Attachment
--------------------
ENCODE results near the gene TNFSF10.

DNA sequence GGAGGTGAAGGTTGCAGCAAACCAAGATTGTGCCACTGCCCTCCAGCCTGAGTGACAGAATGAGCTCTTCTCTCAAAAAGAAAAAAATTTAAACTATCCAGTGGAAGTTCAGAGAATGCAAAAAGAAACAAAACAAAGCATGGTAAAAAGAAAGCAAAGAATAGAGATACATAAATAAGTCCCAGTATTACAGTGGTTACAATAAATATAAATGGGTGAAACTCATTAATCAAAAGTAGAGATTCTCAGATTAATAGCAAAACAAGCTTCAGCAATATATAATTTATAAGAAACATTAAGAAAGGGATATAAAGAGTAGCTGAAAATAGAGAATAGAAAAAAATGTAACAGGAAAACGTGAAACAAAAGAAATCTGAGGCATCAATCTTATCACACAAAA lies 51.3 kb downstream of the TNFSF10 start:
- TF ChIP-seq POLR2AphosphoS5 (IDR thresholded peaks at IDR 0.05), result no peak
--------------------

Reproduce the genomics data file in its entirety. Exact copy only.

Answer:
ENCODE results near the gene TNFSF10.

DNA sequence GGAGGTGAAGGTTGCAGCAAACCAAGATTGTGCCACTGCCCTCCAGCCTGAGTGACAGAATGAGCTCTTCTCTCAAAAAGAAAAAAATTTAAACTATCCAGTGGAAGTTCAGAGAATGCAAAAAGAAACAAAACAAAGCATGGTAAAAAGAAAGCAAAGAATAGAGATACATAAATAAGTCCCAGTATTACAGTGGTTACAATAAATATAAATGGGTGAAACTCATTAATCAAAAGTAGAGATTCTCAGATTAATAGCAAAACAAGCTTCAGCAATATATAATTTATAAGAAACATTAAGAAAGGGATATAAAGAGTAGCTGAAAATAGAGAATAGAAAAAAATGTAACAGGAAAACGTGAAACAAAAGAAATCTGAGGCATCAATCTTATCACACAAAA lies 51.3 kb downstream of the TNFSF10 start:
- TF ChIP-seq POLR2AphosphoS5 (IDR thresholded peaks at IDR 0.05), result no peak